As the American music industry struggles to find its place in the digital world, many music enthusiasts, audiophiles, and DJ’s continue to buy and collect vinyl records, sometimes to their financial and emotional detriment. This remarkable documentary, shot over a three-year period, explores the various urban subcultures at an independent record store in Philadelphia, focusing on the store’s owners, employees, and customers. Although divergent in musical taste and style, they are all united as self-identified vinyl addicts.
With a keen ethnographic eye, filmmaker Matthew Durington captures telling commentary and provides a compelling case study of the addictive drive to collect that cuts across all cultures. The film also examines such topics as the relative value of material culture and how the world of popular urban music relates to larger social issues such as race and gender.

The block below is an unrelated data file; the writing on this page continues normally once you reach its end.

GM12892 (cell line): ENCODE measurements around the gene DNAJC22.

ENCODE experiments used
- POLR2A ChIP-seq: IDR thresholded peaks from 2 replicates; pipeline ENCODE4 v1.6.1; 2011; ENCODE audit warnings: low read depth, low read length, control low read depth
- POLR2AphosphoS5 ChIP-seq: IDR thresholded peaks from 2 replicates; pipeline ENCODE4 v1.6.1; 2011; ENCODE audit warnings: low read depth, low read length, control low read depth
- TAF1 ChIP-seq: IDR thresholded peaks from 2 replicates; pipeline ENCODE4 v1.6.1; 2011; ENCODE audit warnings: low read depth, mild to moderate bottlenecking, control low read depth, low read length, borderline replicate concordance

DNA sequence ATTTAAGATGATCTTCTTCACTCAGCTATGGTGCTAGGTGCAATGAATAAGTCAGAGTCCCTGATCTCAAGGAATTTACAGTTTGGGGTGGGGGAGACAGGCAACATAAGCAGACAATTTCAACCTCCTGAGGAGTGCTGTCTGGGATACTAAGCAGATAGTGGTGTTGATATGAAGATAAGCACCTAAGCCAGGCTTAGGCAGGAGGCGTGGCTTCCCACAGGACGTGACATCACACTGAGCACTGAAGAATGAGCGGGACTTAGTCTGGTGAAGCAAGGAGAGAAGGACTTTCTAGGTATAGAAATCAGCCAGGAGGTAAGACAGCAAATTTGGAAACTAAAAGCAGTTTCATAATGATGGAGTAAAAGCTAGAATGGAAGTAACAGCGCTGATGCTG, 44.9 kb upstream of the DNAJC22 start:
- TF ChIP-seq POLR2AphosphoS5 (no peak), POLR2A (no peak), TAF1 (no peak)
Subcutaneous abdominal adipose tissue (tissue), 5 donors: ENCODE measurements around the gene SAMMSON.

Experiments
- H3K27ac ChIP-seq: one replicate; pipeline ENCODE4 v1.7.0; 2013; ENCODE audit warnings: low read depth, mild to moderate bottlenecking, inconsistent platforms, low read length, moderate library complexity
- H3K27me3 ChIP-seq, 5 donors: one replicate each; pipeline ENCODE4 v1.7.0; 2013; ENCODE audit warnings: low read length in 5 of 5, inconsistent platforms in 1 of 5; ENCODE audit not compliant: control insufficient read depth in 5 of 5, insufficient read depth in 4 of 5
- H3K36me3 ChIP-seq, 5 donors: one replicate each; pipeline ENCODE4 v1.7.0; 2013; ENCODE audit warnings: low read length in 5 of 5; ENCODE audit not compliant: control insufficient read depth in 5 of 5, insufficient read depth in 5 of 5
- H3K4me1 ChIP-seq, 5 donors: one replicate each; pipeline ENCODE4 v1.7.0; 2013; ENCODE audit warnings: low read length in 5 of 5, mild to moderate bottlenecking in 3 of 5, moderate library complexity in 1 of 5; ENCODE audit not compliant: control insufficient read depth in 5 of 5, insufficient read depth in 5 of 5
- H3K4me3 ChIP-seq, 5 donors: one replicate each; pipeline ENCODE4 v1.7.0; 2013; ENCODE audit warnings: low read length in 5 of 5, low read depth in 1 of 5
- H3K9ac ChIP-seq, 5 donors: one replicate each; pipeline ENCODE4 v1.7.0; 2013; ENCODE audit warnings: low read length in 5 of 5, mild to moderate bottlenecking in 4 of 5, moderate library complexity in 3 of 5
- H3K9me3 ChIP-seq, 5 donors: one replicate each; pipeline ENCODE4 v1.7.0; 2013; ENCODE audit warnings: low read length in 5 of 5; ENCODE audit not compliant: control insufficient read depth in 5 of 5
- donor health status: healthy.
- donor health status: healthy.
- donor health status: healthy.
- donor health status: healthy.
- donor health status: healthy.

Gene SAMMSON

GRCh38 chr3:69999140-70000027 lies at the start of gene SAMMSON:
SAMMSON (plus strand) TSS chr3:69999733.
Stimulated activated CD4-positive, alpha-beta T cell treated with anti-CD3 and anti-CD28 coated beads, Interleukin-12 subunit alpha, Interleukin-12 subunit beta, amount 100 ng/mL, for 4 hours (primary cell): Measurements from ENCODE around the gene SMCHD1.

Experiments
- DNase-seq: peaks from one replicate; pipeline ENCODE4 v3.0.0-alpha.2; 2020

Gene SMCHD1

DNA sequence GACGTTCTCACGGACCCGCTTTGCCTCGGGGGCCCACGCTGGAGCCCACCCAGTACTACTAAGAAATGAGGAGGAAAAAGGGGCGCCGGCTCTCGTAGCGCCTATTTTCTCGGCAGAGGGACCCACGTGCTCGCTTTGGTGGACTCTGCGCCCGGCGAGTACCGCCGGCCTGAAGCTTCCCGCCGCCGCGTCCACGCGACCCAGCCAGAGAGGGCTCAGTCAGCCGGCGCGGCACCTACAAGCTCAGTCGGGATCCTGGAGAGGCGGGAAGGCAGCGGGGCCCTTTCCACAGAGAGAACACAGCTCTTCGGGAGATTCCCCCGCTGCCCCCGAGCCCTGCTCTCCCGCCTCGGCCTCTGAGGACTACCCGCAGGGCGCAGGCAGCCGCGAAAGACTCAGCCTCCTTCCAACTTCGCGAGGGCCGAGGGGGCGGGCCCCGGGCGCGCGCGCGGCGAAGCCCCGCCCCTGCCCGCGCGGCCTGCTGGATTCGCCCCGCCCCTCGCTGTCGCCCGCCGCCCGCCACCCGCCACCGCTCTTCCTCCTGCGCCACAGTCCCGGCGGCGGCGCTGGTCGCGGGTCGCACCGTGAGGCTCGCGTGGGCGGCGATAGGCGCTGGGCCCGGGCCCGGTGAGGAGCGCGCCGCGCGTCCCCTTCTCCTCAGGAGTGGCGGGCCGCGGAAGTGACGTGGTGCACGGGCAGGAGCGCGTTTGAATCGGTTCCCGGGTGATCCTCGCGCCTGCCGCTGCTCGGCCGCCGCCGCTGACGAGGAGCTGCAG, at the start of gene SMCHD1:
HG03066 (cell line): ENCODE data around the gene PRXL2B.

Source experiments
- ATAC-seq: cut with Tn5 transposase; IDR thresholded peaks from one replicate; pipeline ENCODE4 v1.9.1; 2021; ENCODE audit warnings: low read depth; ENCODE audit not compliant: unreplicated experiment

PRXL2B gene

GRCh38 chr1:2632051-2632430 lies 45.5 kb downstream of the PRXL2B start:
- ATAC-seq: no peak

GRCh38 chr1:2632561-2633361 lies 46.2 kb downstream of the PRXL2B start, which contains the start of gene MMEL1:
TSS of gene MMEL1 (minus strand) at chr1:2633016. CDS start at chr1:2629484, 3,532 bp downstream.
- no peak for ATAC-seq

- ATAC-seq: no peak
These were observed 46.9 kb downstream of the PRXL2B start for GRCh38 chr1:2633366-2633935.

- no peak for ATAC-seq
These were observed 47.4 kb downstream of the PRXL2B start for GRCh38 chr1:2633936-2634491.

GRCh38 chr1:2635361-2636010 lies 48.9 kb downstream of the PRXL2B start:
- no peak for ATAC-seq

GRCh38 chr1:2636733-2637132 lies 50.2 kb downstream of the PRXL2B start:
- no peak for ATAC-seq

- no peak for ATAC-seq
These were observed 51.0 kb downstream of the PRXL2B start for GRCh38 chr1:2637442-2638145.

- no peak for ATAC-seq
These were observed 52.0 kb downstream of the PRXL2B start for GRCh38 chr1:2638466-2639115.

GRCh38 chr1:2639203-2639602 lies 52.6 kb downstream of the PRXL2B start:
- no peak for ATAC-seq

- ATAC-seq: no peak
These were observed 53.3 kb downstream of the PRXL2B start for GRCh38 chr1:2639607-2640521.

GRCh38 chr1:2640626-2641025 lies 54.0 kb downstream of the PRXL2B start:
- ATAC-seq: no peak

One of the film’s prominent themes is the racial and class issues that arise from the fact that the record store caters to a largely African American customer base that buys urban music (i.e., Rap and Hip Hop), yet the store itself does not reflect this customer base in its ownership and employees. Consequently, the employees are forced to deal with their own racial identities in addition to the racial and class dynamics of their urban clientele.
Record Store is a rich and vital cultural portrait that will draw and hold the attention of today’s digital-age students. It will inspire reflection and generate discussion in a wide variety of classes in American studies, sociology, cultural anthropology, social psychology, communication, and popular culture. It was produced by Matthew Durington.